Restaurant brands and their franchisees are ready to resume growth.
Still, as an uncertain economy lingers and difficult lending terms continue, companies are getting proactive by directly funding expansion, slimming down costs with smaller prototypes, shoring up unit economics to provide better margins and working with operators with more accessible capital or cash from other restaurant operations.
Several executives spoke with Nation’s Restaurant News on their expansion plans and strategies for 2012 and beyond.
Bill Spae, chief development officer, Cici’s Pizza
System size: 584 units
Growth targets: 30 openings this year, agreements for 100 more
Source for optimism: Internal funding programs
Big banks aren’t lending, smaller community banks have restrictions, and the Small Business Administration has become more complicated and bureaucratic. That is why we chose to step out and provide other incentives for our internal franchisees and external candidates, to give them a leg up on developing new stores. We added in a $5 million fund called the Franchisee Investment Program.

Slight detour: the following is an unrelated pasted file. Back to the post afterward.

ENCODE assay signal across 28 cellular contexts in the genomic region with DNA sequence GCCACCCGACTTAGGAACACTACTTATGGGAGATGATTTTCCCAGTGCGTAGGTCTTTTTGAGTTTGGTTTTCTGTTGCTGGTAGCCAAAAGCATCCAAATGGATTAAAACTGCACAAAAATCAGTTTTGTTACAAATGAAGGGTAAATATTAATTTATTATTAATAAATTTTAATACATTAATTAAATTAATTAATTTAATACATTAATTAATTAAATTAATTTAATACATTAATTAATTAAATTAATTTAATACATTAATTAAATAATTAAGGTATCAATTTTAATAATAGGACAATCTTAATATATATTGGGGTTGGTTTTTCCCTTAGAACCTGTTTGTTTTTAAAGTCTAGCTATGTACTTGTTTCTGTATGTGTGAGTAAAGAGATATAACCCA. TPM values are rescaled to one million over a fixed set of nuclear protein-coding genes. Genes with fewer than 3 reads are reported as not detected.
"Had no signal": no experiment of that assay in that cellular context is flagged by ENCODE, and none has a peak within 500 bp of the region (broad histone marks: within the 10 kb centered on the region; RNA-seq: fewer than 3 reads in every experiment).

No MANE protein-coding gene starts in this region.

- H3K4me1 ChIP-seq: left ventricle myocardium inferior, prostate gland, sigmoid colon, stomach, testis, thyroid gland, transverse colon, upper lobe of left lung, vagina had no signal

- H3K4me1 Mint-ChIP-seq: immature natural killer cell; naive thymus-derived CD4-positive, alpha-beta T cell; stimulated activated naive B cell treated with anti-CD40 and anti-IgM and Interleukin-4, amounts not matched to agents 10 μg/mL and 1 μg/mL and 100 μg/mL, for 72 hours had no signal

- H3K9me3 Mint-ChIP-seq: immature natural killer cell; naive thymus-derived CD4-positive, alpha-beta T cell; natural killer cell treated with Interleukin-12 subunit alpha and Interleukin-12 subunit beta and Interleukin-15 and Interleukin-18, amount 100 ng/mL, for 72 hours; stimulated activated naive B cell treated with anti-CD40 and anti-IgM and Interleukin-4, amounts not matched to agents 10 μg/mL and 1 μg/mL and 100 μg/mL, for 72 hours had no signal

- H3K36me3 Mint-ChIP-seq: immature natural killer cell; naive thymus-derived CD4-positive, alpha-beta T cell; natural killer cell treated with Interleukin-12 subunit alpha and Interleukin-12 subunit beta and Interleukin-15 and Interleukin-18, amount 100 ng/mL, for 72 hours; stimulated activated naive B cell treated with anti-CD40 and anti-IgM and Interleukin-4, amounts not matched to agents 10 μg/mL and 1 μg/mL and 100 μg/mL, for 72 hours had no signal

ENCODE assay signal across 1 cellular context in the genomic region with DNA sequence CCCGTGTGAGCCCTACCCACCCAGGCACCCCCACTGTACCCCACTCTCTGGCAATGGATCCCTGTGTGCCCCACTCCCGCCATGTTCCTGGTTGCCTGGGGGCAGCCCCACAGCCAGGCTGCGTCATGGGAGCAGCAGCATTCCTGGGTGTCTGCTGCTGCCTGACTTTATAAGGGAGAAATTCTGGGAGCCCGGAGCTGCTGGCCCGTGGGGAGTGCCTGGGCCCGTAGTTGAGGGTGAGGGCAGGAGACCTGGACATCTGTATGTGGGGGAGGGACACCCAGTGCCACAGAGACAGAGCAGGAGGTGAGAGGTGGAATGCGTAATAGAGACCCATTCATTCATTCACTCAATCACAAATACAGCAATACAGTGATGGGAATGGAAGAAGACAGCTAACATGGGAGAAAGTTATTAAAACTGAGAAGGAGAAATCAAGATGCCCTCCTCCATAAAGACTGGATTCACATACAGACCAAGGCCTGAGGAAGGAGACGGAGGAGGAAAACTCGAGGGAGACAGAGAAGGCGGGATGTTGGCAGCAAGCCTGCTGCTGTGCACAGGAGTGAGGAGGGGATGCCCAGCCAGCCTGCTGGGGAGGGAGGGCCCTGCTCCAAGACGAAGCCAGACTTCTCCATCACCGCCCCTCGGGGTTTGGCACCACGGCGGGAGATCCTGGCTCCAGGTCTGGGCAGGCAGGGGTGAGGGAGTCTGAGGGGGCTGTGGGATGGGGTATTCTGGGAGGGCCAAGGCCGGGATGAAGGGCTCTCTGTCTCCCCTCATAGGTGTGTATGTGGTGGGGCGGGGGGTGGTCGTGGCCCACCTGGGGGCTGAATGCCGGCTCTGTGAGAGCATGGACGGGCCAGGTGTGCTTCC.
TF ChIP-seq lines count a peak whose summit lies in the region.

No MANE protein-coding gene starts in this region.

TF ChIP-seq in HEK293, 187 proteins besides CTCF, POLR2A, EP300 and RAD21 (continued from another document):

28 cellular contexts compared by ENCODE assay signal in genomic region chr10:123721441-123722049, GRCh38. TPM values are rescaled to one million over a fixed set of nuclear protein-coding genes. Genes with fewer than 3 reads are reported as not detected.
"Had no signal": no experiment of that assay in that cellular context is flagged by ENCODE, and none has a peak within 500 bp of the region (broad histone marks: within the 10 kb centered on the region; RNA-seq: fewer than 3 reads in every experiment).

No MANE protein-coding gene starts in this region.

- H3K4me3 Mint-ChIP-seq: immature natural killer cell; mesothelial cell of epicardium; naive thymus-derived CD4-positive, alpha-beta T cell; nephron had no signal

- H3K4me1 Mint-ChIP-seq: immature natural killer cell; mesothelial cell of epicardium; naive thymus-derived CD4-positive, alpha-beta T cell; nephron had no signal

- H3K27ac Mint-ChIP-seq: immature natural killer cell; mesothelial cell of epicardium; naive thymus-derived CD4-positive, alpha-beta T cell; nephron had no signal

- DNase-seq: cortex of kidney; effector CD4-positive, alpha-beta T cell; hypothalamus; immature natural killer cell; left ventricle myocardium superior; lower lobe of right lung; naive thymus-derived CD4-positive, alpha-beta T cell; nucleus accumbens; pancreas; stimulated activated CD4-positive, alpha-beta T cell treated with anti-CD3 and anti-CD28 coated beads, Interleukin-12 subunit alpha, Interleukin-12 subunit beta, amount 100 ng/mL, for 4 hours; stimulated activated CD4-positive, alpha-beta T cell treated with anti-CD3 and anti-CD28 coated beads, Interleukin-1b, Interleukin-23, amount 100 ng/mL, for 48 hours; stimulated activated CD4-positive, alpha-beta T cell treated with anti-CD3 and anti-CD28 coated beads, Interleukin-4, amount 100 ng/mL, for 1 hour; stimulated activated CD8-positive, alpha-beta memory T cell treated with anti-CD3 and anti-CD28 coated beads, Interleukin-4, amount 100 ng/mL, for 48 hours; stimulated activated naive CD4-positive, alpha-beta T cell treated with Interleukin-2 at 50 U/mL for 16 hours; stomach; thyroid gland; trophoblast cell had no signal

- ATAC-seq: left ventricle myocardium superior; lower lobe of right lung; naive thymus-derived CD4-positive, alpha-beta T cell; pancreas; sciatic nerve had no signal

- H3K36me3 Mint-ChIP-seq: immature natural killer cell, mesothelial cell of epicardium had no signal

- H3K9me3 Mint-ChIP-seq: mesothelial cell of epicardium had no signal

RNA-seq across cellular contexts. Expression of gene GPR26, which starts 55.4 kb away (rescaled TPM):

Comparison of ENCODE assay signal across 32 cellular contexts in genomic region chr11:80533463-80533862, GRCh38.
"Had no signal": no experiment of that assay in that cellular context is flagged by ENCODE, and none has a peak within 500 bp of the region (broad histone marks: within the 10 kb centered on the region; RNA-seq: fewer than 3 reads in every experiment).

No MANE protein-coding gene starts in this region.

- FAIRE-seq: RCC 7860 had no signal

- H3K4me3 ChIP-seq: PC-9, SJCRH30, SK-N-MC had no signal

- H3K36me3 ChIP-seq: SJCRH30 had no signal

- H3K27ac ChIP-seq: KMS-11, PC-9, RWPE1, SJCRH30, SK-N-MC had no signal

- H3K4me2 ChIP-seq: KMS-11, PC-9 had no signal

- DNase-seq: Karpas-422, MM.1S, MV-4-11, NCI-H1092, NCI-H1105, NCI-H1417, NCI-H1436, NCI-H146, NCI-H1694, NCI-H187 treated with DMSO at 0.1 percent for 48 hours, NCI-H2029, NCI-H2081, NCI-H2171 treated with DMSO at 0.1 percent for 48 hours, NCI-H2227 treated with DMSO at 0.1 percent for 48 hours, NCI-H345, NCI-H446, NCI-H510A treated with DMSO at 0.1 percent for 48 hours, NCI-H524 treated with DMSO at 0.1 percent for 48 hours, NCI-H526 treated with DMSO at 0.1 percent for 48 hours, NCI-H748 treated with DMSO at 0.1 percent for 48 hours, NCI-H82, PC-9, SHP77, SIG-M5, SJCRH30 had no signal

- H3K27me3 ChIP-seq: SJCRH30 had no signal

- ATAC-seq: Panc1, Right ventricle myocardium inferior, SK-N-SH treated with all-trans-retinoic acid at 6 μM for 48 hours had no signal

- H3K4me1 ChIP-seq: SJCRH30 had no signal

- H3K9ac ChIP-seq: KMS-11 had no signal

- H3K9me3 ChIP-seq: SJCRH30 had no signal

We’re selective about who we fund, but for the multiunit developers than can build five to 10 restaurants, we’ll become a non-voting minority partner with a $100,000 investment per unit. They invest another $125,000 with us, and all of a sudden their need for cash is reduced to another $150,000 to $175,000, and a bank will loan them that. If they’re successful and pay off our investment, we’ll roll it over into another store for them. It’s a different approach, but it provides us an opportunity to find franchisees sitting on the fence and push them off to the right side.
We also started the Cici’s Patriot Program, because veterans are highly trained, organized and disciplined, and they make great partners for us. The opportunity is for no franchisee fee on an honorably discharged veteran’s first store, a 50-percent reduction in royalties the first year, and the requirement that they hire at least one veteran as a manager.
Mike Hislop, chief executive, Corner Bakery Café
System size: 130 units
Growth targets: 75 openings in next two years
Source for optimism: Sharing corporate managers and know-how